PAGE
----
GAF is an energy-aware location-based topology control algorithm designed for sensor networks. GAF conserves energy by turning off redundant nodes in the network without affecting the level of routing fidelity. It divides the whole area into small “virtual grids”. A virtual grid is defined such that, for two adjacent grids A and B, all nodes in A can communicate with all nodes in B and vice versa. Thus all nodes in each grid are equivalent in the sense of packets forwarding. Each node uses its GPS-indicated location to associate itself with a point in the virtual grid. Such equivalence is exploited in maintaining a representative node in active mode for each virtual grid in order to keep the network connected, while the rest of nodes in the grid go to sleep. Thus, GAF can significantly increase the network lifetime as the number of nodes increases. We chose Span and GAF to be used for benchmarking purposes against our proposed algorithm OTC. Span, GAF and OTC follow the same design principles , to conserve energy and increase system lifetime by turning off redundant nodes without affecting the connectivity of the network. Therefore, we are able to make direct comparison in terms of various performance metrics discussed later in this paper.
The three algorithms are simulated using the same set-up as described in the above section, varying node density, round timer, and simulation time. By mean of simulations, we are interested in the following issues:(1)How many nodes are selected as active nodes? How does the topology change over time? How many nodes are selected by GAF and Span?(2)How is the energy dissipated over time? How much can the network’s operational lifetime be extended? How is the distribution of residual energy of nodes?(3)How is the network lifetime affected by the round timer?
To get first answers to these questions, we focus our simulations on the node’s selection process, mainly responsible for energy consumption.
7.1. Network Topology Characteristics
Before comparing OTC to Span and GAF through detailed network simulations, we first examine the topology graphs that result from using each of these approaches. Figure 7 illustrates how OTC improves network topology using the results from one of the random networks. In the following figures, a filled square represents an active node, and a filled circle represents a regular node. Solid lines connect active nodes that are within radio range of each other. Figure 7(a) shows a topology graph when there is no topology control algorithm is employed. Figures 7(b) and 7(c) show the corresponding graphs produced by Span and GAF, respectively. We can see that both Span and GAF allow nodes in the dense areas to automatically transit to sleep state, but yet there are many more nodes selected than necessary. This result in high network interference. Figure 7(d) shows the graph produced by OTC before the time tuning operation (see Algorithm 1 step ()). Figures 7(e), 7(f), 7(g) and 7(h) are obtained after time tuning step; they depict the topology graphs formation at different rounds. Such formation results in significant energy conservation by reducing network interference. We can see that the time tuning step is very effective in further reducing the number of selected nodes in the network. Compared to Span and GAF, OTC select fewer active nodes leading to more nodes that sleep and save energy. In OTC, most of the active nodes change their state to balance energy consumptions among all nodes after round timeouts. Each time the topology changes, it takes some time until the topology becomes stable. This time depends on the announcement time, the time nodes stay passive (in listen state), and on how fast nodes verify their state after neighborhood changes.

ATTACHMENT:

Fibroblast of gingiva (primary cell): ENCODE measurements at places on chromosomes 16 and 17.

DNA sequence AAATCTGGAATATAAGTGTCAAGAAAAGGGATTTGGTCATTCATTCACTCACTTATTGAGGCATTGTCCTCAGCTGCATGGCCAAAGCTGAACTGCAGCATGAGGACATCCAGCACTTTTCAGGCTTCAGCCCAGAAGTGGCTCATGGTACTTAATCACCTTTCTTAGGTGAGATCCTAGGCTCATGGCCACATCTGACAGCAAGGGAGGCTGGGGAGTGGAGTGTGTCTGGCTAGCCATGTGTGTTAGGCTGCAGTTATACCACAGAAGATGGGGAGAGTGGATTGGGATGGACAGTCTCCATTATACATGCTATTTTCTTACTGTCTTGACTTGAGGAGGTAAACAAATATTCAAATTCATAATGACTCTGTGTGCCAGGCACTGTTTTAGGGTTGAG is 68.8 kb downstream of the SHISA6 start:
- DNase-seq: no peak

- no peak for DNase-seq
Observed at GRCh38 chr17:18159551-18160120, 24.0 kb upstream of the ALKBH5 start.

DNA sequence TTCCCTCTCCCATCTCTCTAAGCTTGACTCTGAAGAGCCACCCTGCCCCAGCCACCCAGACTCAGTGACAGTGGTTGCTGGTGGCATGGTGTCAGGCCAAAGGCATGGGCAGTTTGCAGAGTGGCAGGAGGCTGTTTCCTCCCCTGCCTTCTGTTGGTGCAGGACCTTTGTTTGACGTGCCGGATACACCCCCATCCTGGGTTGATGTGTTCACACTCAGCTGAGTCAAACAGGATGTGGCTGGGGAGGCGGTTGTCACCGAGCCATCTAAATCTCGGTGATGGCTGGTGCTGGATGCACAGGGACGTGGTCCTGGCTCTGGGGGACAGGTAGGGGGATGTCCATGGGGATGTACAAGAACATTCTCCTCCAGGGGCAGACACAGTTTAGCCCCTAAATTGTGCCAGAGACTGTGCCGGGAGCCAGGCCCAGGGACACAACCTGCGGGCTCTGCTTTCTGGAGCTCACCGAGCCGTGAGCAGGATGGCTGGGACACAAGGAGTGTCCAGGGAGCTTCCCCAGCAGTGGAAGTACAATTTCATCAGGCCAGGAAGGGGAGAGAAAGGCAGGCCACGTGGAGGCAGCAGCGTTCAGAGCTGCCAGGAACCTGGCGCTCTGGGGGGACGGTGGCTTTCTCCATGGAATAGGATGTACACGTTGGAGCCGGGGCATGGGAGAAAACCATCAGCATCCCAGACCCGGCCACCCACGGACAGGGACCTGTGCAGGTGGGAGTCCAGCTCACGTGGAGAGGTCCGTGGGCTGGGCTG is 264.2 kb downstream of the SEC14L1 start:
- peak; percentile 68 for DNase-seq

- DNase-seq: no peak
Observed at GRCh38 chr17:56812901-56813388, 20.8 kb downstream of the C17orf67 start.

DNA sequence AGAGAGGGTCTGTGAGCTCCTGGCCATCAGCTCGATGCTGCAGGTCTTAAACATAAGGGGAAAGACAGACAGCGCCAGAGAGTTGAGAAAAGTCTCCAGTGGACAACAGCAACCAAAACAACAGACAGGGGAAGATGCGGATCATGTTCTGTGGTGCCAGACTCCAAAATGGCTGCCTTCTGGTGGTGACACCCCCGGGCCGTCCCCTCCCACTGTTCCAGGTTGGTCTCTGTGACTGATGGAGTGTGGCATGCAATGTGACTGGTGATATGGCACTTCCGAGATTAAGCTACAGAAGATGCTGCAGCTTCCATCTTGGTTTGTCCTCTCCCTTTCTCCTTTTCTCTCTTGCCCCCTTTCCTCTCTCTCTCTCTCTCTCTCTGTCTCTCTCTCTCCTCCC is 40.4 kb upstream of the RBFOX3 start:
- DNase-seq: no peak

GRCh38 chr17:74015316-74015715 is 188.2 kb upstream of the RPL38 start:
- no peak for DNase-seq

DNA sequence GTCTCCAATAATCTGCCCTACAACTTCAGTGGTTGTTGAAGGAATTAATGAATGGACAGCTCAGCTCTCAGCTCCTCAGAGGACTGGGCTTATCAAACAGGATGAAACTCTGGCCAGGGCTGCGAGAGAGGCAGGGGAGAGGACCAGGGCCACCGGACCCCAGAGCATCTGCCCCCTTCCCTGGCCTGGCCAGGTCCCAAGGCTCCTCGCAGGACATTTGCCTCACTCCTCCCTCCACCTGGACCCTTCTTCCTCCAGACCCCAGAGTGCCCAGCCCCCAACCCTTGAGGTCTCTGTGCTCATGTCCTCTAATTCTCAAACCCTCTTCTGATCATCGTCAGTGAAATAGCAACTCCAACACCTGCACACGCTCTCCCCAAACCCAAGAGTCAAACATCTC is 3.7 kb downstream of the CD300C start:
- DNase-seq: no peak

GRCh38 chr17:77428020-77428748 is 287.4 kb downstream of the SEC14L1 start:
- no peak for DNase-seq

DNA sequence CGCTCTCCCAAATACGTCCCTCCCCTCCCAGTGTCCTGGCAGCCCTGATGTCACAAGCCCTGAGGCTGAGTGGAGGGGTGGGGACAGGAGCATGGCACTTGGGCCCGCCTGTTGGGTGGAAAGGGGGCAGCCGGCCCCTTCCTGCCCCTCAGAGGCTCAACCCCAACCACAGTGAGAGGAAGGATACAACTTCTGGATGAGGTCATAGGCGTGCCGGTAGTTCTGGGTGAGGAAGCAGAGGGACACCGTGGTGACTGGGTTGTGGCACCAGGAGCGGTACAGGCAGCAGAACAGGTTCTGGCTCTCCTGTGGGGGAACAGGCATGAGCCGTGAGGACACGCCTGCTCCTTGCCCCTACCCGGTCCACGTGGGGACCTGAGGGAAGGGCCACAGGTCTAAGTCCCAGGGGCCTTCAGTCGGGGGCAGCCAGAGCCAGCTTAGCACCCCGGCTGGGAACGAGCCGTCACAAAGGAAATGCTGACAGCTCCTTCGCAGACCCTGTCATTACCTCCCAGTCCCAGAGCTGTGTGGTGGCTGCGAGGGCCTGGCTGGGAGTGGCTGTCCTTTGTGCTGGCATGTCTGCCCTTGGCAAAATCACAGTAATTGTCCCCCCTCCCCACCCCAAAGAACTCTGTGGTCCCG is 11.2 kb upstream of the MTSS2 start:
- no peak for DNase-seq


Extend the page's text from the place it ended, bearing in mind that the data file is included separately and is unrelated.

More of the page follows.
7.2. Load Distribution
In order to observe how well OTC promotes load balancing among the nodes, we ran a simulation on periodic data collection at 10 seconds interval for 2000 seconds. At the outset, each node had 2 J battery energy. Figures 8(a) and 8(b) show relative residual energy across nodes of OTC at the end of simulation as compared to the performance with Span and GAF (shown as horizontal solid line), respectively. Each bar represents the difference of residual energy of OTC and Span or GAF divided by the residual energy in OTC. The plots are separated to avoid clutter. It is obvious that OTC achieves the best performance by maintaining a higher value of residual energy. Span did not as well mainly due to its tentative coordinators (active nodes) that do not ultimately become active. This causes the affected nodes to become uncovered, which in turn forces them to send their messages directly, possibly multihop, to the sink. As expected, GAF also did not perform as well. Since GAF keeps one node active in each grid.
7.3. Network Lifetime